It’s hard to believe it was just three seasons ago that NFL executives and their television rights partners were sweating out a sudden decline in broadcast ratings.
Remember? In 2016, the NFL was coming off an all-time high in average viewership, with its game telecasts across NBC, CBS, Fox, and ESPN averaging 18.1 million viewers in 2015. The NFL had become comfortable watching its television audience steadily grow through the years — the average viewership in 2008, for instance, was “just’’ 14.6 million.
But the league’s television appeal took a blindside hit early in ’16 because of several factors, two more impactful than the others: the presidential election, which siphoned viewers to cable news, and the stark response from one side of the political spectrum to NFL players such as 49ers quarterback Colin Kaepernick choosing to kneel during the national anthem to protest police brutality.
Average viewership dipped to 16.5 million in 2016, then the real fallout occurred in ’17, when it dropped to 15 million. But three years after commissioner Roger Goodell and the assorted Scrooge McDuck owners (I’m thinking of Jerry Jones here) began fretting about the league’s image and apparently waning popularity, the only casualty from the entire situation appears to have been Kaepernick’s NFL career.
Turns out that 15 million number in 2017 was the bottom of the valley. Viewership rose in 2018 to 15.8 million, and this season it jumped 5 percent year-over-year across all nationally televised games, back to that familiar number of 16.5 million.
No, the 2019 average viewership is not equal to the 18.1 million of the halcyon days of 2015. But when considering that it’s just the television viewership and that the NFL also saw a 51 percent rise in digital audience this season, averaging 487,000 viewers across all digital outlets, it’s clear the NFL is as healthy as ever, even as it picked up a few scars along the way.
Overall, per Nielsen Media Research, more than 182 million people watched an NFL game during the 2019 regular season. Forty-six of the 50 most-watched shows this past fall were NFL games. (The other four programs? Game 7 of the World Series, the LSU-Alabama college football game, Clemson-Ohio State, and the Macy’s Thanksgiving Day parade. Surprisingly, “God Friended Me’’ did not crack the top 50.)
The most-watched NFL broadcast of the season was the Cowboys-Bills Thanksgiving Day matchup (32.6 million) on CBS. Two Patriots games cracked the top five: the Week 12 matchup on Fox with the Cowboys was second (29.9), and the Week 14 game on CBS versus the Chiefs was third (28.3).
None of the NFL’s broadcast partners was left out of the fun. Every one saw a jump in viewership this season, among other achievements.
NBC’s “Sunday Night Football’’ remained the most-watched prime-time program on television for a ninth straight year, averaging 20.5 million viewers, a boost of 5 percent from 2018. That extends its record for the most consecutive years ranked as the No. 1 program in prime time (since 1950). It also had a 75 percent larger viewership than the most-watched scripted program of the fall, CBS’s “NCIS.’’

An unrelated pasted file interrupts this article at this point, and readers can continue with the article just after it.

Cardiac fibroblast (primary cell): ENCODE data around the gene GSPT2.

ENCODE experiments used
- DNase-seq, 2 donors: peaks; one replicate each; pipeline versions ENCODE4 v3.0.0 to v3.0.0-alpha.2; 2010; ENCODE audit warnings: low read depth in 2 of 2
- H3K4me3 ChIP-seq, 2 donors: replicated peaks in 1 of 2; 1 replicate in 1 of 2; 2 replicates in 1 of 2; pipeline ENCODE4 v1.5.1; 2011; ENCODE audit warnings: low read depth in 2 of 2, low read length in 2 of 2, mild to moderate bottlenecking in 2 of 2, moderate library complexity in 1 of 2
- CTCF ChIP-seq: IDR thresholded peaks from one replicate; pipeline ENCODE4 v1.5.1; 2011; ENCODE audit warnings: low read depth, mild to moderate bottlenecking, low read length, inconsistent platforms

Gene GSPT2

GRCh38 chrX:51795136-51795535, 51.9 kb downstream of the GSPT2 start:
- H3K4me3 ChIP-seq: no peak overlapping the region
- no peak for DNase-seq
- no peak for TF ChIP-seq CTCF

Fox’s Sunday afternoon games averaged 18.3 million viewers, up 7 percent from last season, while its late-afternoon window, branded “America’s Game of the Week’’ and seemingly featuring the Cowboys every other Sunday, averaged 24.4 million viewers to rank as the most-watched overall show on television for the 11th straight year. Fox also saw a leap on “Thursday Night Football,’’ which earned a 6 percent rise to 15.1 million viewers.
CBS’s Sunday afternoon games averaged 17.3 million viewers, its most-watched NFL season since 2016.
And over on cable, ESPN’s “Monday Night Football’’ package also rose 5 percent, to an average of 12 million viewers.
Goodell and his underlings must be thrilled. The narrative about falling ratings amid a social controversy now weighs on a different professional sports league, with the NBA seeing shrunken ratings in the months after the China drama.
The NFL has television ratings back on the rise, and not terribly far from their pinnacle at a time in which viewers have more options than ever for consumption. The playoffs and Super Bowl — which should draw approximately 100 million viewers for Fox on Feb. 2 — guarantee that 2020 will get off to a fast start ratings-wise.
And if there’s any further doubt about how appealing the NFL is as a television property, further confirmation is not too far in the future. ESPN’s eight-year, $15.2 billion — yes, with a b — deal is up in 2021, while the CBS, NBC, and Fox deals — which cost the networks $27.45 billion in total — expire in 2022.
If the league continues to dominate fall ratings — and there is no reason, even with its often self-inflicted problems, that it won’t — the next television deals will redefine massive. And networks far and wide will be lining up to pay.